If it’s not one geopolitical concern these days it’s invariably another. If today’s story isn’t weak-handed Greece escalating the rhetoric in its hopeless game of chicken with eurozone creditors, it’s ISIS ratcheting up the shock factor in a campaign to scare U.S. coalition partners away from an increasingly ineffectual bombing campaign in Syria and Iraq. If it’s not an escalation of tensions between Russia and Ukraine, it’s logrolling between the U.S. and Saudi Arabia with the fate of the Assad regime, Gazprom, and the Russian economy at stake. As we’ve seen over the past several months (e.g. crude in a veritable tailspin) and over the past several days (e.g. hourly news out of Greece raining on the BLS’s non-farm revision parade), markets are becoming increasingly tethered to the vagaries of geopolitics -- and don’t expect that trend to abate any time soon.
Fortunately, BBVA is on the case, noting that “geopolitical analysis is becoming a key element on the agenda for 2015.” Indeed. That’s why the bank has just launched their first ever “BBVA Research conflict & social unrest monthly update.”
From BBVA, on conflict:
During January, the presence of ISIS in the Middle East continued to be a threat while the Russian-Ukrainian crisis escalated, increasing geopolitical worries in the region. In contrast, territorial disputes and geopolitical tensions eased in South-Eastern Asia. Social unrest related to demands for democracy (North Africa), together with terrorism and economic demands (Europe), have also increased…
...key hot spots continued to be the Russia-Ukraine and ISIS conflict. The Russian-Ukraine crisis escalated again in January (see our previous hot topic) after a relatively calmer period during October-November. This triggered a new meeting in the EU level to discuss new sanctions. The situation in neighbouring countries (Armenia, Belarus, Georgia…) also remained tense. In the Middle East, the International coalition forces regained some ground in Northern Syria (Kobane) and were able to stop the advance of ISIS in Iraq. However, it will take more time to secure peace in the region. Tensions also increased in Western Europe after the attacks in Paris and in Belgium.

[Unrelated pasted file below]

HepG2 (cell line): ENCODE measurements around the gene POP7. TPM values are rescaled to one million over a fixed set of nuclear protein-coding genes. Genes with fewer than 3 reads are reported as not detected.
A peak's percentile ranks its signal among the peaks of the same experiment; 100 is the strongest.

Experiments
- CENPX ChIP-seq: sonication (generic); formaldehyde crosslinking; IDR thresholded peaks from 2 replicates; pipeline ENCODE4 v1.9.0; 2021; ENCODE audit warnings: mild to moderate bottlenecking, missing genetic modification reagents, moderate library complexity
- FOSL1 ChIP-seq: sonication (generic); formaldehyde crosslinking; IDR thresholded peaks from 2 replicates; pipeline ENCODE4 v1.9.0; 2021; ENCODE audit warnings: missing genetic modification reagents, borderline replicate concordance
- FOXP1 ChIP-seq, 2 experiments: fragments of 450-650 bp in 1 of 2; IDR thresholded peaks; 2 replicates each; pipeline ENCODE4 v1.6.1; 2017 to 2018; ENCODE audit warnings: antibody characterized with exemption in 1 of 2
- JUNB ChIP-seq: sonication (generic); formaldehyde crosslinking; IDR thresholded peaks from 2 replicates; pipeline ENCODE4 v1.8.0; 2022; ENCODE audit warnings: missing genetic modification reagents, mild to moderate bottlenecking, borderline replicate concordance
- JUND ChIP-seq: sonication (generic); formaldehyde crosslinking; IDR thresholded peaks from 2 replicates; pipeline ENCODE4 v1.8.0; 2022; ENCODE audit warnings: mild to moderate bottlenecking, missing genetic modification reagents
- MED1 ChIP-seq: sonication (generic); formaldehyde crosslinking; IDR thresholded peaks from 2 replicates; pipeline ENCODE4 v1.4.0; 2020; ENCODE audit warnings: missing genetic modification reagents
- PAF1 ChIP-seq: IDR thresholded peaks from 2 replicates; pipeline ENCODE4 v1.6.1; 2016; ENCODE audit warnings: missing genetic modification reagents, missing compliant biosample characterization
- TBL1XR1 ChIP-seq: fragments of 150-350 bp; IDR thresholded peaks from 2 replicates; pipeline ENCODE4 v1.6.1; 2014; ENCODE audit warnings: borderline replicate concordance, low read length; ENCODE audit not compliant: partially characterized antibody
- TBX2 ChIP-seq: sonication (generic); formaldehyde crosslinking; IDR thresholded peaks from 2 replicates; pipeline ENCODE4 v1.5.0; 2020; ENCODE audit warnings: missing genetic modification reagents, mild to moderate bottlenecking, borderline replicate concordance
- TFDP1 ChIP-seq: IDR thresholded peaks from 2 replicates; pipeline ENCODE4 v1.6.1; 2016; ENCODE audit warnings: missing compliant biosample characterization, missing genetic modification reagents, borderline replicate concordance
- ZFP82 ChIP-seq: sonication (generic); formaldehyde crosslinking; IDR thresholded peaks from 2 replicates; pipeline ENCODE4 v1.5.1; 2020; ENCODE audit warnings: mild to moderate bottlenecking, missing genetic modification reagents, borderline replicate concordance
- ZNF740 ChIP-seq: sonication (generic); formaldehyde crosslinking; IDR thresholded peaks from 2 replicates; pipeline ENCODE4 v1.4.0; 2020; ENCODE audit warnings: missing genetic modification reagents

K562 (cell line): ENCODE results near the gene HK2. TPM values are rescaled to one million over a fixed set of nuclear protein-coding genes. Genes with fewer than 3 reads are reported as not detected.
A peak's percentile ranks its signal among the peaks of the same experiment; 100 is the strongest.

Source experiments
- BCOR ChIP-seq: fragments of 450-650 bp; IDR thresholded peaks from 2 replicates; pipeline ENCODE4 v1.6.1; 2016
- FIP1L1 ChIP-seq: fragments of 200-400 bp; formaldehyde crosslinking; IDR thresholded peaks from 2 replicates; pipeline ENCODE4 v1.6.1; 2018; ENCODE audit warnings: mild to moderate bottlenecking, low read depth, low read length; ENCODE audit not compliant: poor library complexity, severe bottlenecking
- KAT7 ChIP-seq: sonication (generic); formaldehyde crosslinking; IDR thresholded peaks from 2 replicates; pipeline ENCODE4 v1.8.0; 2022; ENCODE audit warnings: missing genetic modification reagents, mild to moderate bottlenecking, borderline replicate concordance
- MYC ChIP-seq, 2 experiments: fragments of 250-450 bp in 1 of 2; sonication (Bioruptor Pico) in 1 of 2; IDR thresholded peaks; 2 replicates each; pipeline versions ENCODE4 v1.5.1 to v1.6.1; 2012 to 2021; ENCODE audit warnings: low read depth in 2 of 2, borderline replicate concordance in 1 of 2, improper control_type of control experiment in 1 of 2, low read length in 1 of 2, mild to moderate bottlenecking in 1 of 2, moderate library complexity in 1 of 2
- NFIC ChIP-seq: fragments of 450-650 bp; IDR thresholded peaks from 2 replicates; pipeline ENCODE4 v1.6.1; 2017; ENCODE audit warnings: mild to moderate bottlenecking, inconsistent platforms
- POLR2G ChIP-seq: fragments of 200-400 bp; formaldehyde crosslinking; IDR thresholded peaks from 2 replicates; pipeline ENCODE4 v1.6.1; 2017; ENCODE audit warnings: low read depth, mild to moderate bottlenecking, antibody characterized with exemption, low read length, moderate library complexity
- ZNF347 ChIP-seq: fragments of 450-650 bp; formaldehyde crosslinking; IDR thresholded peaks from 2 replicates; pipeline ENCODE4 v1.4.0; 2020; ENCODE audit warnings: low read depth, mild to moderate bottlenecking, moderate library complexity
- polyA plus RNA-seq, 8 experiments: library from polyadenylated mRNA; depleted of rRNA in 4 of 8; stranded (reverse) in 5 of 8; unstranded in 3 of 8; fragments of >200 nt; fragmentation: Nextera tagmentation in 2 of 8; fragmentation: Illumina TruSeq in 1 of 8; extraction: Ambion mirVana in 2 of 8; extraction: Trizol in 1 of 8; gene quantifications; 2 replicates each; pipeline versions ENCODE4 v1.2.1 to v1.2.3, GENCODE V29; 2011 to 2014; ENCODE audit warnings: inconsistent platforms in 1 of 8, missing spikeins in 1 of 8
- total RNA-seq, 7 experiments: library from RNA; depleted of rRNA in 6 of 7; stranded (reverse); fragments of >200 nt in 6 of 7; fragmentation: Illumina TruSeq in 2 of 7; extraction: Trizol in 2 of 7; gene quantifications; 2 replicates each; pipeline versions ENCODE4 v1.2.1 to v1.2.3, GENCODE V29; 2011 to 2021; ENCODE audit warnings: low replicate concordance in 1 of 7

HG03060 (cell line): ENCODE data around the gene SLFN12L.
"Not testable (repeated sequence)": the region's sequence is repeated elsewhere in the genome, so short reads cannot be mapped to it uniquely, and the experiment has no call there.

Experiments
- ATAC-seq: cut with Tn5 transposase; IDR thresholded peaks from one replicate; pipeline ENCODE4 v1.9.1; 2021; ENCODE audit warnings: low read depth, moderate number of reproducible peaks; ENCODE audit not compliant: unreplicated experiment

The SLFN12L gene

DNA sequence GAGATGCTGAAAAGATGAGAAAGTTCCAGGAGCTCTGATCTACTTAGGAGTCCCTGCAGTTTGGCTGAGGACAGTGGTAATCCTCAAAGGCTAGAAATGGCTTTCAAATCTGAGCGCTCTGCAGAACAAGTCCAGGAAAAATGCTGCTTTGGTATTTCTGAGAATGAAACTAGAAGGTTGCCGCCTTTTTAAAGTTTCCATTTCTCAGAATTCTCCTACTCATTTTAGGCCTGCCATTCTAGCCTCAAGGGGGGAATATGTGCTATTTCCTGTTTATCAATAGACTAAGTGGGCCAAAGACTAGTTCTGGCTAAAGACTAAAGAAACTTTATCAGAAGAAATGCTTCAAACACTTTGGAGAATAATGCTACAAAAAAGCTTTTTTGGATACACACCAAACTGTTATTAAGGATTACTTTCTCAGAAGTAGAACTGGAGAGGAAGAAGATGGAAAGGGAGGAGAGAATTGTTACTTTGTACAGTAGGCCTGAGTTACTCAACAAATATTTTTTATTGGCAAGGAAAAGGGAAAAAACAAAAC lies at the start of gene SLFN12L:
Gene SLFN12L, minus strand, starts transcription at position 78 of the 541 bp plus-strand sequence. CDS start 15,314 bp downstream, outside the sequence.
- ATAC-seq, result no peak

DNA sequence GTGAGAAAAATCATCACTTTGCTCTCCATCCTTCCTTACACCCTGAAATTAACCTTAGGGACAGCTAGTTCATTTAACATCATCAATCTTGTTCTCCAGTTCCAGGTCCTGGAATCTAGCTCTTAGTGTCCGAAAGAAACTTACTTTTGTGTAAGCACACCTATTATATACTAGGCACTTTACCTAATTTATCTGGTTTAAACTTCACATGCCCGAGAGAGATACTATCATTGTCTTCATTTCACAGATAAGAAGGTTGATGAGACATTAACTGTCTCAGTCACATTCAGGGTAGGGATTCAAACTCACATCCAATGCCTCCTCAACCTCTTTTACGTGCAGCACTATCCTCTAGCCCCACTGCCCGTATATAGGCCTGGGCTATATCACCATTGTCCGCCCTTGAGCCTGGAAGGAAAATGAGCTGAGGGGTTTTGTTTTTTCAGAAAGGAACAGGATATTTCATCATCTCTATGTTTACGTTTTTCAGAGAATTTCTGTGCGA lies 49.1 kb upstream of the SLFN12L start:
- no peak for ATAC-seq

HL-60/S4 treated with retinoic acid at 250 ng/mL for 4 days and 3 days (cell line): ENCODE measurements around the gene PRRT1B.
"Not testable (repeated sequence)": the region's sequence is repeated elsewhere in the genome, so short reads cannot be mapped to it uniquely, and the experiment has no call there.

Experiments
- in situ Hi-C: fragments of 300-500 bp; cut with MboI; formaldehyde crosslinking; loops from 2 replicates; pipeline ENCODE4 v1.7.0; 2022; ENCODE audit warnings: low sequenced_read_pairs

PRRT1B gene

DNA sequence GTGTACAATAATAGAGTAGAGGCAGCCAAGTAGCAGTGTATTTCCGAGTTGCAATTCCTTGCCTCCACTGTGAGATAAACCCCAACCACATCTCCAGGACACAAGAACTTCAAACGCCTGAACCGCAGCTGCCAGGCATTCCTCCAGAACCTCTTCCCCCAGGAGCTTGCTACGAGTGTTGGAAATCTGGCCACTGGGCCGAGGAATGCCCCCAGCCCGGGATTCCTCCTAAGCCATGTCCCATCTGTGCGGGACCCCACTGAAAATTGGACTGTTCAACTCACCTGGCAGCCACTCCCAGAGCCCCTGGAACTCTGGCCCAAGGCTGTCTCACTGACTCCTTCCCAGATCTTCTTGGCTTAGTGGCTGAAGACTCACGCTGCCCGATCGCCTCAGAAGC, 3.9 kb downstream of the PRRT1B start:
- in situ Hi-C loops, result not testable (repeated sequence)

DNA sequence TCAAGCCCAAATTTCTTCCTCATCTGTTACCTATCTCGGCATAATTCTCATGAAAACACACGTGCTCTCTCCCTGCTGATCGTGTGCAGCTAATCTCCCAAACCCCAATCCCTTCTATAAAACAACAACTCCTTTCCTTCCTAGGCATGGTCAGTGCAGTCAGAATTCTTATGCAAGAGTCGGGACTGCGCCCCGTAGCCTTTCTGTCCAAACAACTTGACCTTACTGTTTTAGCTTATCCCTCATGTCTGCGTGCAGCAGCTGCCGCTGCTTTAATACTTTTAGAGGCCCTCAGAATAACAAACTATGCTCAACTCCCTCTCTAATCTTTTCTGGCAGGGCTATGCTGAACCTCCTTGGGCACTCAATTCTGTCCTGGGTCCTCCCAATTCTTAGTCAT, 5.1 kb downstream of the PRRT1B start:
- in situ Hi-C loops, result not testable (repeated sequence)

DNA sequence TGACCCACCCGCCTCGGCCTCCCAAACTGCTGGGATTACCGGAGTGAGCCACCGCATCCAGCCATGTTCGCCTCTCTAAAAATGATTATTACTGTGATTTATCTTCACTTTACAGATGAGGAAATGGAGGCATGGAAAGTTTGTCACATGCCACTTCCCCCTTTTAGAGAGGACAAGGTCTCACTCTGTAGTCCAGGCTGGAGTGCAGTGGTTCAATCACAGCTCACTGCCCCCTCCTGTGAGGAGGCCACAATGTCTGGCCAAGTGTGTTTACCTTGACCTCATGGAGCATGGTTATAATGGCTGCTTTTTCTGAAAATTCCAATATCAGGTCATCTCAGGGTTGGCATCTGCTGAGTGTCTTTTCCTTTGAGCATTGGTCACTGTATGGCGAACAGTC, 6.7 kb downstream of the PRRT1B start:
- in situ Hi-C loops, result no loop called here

And on protests:
Protests around the world have continued to intensify in January. Thus, the worsening trend since the fourth quarter of 2014 is still alive…
This means a return to tensions after the relaxation during last two years after the peak during the Arab Spring in 2011…
In regional terms, the Middle East and North Africa (MENA) countries continued under social pressure. Demonstrations also intensified in western and central Europe and some Latin American countries, while they remained contained in most countries of East Asia.
Conflict and protest levels visualized:
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As you can see, the number of world conflicts to total world events is at its highest level in seven years and the number of protests to total world events has spiked of late after falling precipitously since the good old days of the Arab Spring and 7% periphery 10-year yields.